Both fat and sugar are important contributors to obesity in children and teenagers, rather than sugar alone, according to new research from The University of Western Australia.
The study, published in The Journal of Nutrition looked at the food diaries of 6722 children in the UK and found a high intake of both sugar and fat increased child obesity risk, probably through what scientists have labelled a ‘hedonic synergy’, or sensory pleasure from eating certain foods.
Associate Professor Gina Ambrosini from UWA’s School of Population Health said sugar and fat made foods such as cakes, doughnuts and chocolate hard to resist, undermining an individual’s ability to control their cravings and their overall energy intake.
Associate Professor Ambrosini said the research kicked off following recent debate that sugar is the biggest culprit when it comes to obesity in children and adolescents.
“We looked at the overall dietary patterns of thousands of children who were part of the Avon Longitudinal Study of Children and Parents in the UK,” she said.
“We found those consuming an energy-dense diet that was high in calories, sugar and fat were more prone to being overweight or obese than those with a diet high in sugar but lower in fat.”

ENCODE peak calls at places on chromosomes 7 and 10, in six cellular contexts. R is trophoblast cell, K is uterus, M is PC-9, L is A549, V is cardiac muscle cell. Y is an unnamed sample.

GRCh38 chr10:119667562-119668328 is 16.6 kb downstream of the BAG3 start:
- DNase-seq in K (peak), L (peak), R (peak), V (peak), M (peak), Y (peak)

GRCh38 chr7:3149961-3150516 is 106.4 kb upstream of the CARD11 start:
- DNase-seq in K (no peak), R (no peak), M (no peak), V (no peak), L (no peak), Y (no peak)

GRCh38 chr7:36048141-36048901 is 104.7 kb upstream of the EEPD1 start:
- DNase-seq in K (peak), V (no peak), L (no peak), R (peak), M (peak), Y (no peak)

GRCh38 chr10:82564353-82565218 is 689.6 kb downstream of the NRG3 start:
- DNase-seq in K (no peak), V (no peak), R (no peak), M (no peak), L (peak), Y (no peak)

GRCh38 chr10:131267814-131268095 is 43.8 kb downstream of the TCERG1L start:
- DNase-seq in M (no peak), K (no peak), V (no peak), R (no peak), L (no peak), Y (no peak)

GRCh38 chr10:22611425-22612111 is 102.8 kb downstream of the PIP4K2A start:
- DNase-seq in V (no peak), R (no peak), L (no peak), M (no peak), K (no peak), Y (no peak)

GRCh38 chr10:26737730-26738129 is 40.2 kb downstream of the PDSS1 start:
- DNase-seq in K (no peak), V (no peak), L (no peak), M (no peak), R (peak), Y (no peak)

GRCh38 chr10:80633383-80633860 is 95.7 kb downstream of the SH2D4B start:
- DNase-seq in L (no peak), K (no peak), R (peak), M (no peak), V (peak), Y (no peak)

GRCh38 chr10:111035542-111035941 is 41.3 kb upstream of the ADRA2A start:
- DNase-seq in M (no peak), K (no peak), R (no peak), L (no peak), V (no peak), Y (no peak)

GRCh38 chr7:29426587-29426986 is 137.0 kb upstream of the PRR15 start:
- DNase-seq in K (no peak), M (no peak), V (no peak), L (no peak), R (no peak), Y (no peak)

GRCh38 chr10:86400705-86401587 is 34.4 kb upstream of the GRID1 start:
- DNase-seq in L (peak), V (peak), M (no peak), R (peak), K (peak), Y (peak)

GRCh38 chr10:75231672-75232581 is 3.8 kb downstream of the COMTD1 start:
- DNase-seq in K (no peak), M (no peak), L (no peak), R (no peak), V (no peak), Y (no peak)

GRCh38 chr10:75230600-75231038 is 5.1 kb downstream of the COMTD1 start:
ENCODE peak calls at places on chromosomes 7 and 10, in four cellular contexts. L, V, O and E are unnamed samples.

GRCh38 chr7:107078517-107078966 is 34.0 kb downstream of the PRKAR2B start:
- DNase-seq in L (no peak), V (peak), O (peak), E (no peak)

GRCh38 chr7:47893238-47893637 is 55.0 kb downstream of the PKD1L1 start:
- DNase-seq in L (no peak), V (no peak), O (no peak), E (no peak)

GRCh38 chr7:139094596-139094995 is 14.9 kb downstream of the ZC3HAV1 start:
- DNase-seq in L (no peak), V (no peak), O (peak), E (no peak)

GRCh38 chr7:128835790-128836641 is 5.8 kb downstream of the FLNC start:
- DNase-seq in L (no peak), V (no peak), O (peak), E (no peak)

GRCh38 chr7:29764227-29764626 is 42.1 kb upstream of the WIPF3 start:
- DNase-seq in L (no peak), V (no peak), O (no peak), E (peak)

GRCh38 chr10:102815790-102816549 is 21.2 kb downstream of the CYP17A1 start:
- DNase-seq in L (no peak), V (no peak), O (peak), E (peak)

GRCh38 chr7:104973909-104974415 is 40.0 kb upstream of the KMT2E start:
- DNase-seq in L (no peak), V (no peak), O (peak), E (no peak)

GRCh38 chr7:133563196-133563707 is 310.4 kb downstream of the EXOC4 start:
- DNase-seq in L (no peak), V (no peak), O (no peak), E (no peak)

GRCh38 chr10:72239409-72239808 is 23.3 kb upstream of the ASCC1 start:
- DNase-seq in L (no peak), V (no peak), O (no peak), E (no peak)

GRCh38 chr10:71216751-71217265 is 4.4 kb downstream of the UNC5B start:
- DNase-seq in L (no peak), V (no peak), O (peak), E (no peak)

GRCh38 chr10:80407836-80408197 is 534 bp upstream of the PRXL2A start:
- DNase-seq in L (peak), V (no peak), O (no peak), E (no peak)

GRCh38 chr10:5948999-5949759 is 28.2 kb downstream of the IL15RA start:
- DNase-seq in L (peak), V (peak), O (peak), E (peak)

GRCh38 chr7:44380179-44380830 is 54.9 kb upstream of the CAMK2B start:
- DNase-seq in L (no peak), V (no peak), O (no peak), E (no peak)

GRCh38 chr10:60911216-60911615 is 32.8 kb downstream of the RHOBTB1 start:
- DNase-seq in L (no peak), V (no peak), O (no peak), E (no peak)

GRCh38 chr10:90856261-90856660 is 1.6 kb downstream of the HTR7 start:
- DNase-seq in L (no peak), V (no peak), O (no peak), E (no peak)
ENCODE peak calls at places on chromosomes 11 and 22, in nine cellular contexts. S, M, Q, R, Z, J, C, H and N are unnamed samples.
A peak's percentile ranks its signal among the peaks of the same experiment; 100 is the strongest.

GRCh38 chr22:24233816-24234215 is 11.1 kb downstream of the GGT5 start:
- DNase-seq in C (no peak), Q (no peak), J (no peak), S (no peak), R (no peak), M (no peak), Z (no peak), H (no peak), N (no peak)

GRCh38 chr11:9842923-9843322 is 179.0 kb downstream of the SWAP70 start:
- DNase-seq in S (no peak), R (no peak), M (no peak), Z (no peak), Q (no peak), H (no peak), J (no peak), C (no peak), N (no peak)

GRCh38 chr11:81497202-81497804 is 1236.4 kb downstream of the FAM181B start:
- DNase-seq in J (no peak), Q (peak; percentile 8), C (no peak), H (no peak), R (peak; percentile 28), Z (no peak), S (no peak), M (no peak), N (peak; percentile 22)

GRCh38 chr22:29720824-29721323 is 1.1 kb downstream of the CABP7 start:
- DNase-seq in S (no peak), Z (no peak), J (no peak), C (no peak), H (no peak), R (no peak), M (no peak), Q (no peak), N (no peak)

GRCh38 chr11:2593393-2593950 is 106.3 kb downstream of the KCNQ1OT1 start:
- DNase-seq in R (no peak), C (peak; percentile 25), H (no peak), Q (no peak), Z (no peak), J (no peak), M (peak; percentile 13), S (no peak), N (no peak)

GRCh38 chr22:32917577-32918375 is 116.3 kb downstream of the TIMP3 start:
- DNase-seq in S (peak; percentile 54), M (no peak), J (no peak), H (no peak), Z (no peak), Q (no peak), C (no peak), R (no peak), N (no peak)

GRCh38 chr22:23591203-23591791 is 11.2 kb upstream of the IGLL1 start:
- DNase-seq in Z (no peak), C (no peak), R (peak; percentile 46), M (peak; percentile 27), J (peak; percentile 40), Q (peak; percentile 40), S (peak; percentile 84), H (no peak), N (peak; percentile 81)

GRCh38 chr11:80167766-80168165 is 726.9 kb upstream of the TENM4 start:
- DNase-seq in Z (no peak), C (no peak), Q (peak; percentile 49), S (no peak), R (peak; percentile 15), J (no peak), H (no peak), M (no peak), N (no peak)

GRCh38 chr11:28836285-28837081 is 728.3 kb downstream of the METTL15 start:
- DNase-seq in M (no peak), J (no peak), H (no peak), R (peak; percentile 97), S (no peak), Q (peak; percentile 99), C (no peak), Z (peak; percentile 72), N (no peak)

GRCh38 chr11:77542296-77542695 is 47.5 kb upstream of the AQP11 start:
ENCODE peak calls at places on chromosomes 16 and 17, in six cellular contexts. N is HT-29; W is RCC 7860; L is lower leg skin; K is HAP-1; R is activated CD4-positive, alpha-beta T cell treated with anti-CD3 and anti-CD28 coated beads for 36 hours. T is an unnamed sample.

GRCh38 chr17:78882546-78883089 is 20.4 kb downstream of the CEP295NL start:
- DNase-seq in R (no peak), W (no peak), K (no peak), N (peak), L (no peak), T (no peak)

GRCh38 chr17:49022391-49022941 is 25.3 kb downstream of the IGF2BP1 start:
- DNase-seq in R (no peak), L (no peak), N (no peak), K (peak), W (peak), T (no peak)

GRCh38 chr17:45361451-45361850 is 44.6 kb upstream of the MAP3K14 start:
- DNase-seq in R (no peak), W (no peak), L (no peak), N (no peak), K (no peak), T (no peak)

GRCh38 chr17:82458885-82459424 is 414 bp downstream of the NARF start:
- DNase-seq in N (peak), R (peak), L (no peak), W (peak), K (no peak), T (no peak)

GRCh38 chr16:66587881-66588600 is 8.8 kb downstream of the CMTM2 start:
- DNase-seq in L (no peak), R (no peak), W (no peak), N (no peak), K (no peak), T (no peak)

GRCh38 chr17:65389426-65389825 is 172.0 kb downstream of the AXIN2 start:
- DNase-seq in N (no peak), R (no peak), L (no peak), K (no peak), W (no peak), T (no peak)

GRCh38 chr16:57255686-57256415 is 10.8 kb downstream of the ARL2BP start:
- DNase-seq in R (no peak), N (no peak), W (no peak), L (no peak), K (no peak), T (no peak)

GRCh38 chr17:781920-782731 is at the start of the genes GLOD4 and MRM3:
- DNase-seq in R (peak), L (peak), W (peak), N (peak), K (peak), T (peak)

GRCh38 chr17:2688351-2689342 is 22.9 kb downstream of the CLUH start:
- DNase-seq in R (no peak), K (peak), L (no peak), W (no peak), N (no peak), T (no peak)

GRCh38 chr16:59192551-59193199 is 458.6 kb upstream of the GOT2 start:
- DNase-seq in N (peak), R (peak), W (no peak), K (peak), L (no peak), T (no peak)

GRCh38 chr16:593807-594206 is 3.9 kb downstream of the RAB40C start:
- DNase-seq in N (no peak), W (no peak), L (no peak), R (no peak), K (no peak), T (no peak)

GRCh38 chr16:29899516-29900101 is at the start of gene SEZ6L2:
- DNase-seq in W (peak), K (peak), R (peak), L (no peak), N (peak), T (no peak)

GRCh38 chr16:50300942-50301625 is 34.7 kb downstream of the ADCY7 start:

“While our study does not support the contention that sugar has a unique role in the cause of obesity, it does need to be considered as part of the overall dietary pattern.”
Associate Professor Ambrosini said food groups carrying the largest risk for childhood obesity included confectionery and chocolate, cakes and biscuits, sugar-sweetened drinks, crisps, low-fibre breads and low-fibre breakfast cereals, while those that decreased obesity risk included fruits, vegetables, high-fibre breakfast cereals and high-fibre breads.
“While this might sound obvious, we observed that replacing, for example, a slice of cake with a piece of fruit each day, can make a difference to a child’s fat mass over time,” she said.
The study, which also included researchers from the UK Medical Research Council (Cambridge), Bristol University and Oxford University, has called for urgently needed public health interventions to limit the consumption of dietary sugar and fat and to boost fibre.
“There’s no doubt that obesity in childhood and adolescence is a serious and pressing health concern and is associated with a greater risk of diabetes, heart disease and stroke along with a number of other disorders in adulthood,” Associate Professor Ambrosini said.